Research released by Meeting Professionals International’s Multicultural Initiative last week found respondents from both the association and corporate world predicting an average 20 percent growth in multicultural meetings around the world. Interestingly, though, the meeting professionals didn’t agree on what "multicultural" means. For U.S. planners, the word describes people from different ethnic, religious, and racial backgrounds; for the rest of the world, "multicultural" means people from different nations come to an event.
"The fact that people outside the U.S. have a different perception of what multicultural means than those in the U.S. is vitally important in how any industry addresses its changing clientele," said Karen M. Garcia, CMP, managing director of the Multicultural Initiative, in a press release.
However they defined it, though, respondents all agreed that today’s planner can’t afford to ignore the differences in cultural expectations. They also agreed that they had to take the specific needs of their attendee demographics into account, particularly in the areas of speaker/presentation screening, recognition of different customs and traditions, dietary requirements, organizational cultural education, and understanding regional and international cultural differences.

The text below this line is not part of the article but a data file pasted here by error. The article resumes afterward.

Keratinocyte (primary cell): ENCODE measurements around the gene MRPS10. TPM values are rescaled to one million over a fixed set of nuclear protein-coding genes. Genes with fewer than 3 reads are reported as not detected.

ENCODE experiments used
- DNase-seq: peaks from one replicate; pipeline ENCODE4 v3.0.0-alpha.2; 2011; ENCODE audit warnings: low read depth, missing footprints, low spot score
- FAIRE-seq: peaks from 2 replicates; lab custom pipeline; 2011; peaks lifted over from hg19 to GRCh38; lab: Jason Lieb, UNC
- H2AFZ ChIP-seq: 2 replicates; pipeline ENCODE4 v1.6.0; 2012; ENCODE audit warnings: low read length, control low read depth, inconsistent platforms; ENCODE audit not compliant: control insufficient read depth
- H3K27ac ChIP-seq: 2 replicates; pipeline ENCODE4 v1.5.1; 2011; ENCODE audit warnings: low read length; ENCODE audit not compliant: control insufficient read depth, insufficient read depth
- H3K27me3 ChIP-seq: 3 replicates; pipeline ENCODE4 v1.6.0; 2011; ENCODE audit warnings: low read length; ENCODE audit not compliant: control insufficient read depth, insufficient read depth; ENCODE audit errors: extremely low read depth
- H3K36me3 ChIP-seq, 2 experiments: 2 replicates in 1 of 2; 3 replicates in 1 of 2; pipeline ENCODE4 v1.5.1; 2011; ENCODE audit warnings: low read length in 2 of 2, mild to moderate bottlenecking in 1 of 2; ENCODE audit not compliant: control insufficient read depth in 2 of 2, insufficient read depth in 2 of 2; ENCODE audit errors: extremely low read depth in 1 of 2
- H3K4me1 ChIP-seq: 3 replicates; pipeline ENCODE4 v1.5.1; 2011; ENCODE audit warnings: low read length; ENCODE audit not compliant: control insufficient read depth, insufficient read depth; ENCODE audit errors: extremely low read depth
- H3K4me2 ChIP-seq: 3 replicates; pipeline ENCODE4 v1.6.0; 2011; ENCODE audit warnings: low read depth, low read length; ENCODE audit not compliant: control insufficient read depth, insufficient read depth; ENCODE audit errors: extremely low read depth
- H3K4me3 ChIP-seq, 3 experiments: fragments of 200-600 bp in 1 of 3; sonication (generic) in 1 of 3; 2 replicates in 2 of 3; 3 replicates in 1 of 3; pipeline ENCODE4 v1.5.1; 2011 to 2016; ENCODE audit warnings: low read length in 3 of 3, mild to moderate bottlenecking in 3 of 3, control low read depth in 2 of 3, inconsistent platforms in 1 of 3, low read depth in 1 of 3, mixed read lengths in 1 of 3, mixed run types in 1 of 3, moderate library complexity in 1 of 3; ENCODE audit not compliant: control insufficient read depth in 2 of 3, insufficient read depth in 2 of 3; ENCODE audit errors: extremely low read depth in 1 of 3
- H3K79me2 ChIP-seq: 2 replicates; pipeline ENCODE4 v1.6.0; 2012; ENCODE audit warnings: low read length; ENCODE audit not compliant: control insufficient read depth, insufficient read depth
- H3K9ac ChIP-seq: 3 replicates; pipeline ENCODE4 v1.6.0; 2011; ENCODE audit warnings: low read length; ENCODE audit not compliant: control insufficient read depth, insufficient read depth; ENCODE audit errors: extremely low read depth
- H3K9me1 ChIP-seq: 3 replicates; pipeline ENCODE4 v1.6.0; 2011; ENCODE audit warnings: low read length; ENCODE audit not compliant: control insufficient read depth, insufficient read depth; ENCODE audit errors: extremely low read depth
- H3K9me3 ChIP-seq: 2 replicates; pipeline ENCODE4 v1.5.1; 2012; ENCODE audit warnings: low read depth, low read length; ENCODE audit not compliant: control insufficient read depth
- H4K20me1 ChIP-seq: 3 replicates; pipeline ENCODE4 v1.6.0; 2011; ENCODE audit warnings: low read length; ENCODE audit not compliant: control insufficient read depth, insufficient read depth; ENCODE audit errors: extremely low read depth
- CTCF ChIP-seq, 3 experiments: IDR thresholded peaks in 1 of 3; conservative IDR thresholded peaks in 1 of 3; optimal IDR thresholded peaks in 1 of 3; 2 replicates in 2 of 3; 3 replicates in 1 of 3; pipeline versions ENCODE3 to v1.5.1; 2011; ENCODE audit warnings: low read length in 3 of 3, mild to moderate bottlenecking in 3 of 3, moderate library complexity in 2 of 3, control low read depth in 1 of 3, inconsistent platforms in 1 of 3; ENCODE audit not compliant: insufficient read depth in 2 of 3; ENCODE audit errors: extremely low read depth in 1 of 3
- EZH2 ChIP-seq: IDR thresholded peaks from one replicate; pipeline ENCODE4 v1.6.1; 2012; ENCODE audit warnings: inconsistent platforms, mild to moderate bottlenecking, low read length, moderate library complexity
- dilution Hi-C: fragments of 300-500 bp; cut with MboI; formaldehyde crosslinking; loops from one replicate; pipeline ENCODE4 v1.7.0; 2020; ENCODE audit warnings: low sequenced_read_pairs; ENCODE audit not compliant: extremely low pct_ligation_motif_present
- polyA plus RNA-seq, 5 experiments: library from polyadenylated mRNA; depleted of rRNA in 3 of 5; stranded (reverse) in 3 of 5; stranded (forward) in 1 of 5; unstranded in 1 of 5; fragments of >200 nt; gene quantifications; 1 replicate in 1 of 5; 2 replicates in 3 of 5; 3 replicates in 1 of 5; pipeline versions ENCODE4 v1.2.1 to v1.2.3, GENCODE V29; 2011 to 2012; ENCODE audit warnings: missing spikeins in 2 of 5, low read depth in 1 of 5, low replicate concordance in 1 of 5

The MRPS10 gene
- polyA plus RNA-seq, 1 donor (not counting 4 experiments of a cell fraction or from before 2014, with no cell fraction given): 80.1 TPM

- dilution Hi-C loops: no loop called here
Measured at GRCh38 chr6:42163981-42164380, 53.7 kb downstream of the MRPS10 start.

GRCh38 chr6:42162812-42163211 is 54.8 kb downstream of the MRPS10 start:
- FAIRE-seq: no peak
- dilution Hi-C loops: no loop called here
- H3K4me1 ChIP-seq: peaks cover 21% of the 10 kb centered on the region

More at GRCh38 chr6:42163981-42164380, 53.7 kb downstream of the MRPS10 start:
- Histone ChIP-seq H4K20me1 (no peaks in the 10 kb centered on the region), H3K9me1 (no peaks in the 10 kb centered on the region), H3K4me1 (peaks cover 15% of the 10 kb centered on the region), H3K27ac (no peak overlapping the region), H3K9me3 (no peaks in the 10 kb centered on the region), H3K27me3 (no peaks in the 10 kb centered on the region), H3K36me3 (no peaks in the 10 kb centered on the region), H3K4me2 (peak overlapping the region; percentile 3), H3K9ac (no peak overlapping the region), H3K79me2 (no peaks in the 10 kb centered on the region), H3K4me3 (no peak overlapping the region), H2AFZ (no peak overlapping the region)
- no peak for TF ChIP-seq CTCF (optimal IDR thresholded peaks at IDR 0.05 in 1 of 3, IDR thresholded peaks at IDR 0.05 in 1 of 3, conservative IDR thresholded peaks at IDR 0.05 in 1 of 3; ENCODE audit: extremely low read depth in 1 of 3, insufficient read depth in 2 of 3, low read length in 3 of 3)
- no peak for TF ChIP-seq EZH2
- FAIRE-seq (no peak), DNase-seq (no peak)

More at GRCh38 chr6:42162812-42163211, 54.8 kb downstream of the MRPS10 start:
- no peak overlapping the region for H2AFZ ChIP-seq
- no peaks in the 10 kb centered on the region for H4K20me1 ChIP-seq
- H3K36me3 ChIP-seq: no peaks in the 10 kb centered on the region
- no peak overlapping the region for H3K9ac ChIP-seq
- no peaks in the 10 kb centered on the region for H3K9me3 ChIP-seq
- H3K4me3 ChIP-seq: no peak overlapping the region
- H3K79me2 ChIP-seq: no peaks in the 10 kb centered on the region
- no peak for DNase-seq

The study, which was conducted for MPI by Smyrna, Ga.-based Association Insights, included more than 1,700 MPI members born in 61 different countries, who ranged in age from 21 to 75 years old. Next on MPI’s agenda is a four-part research paper covering key success criteria for international, domestic, and regional meetings; why organizations should embrace multicultural needs; planning and executing successful multicultural meetings; and the importance of cultural sensitivity and multicultural business protocol.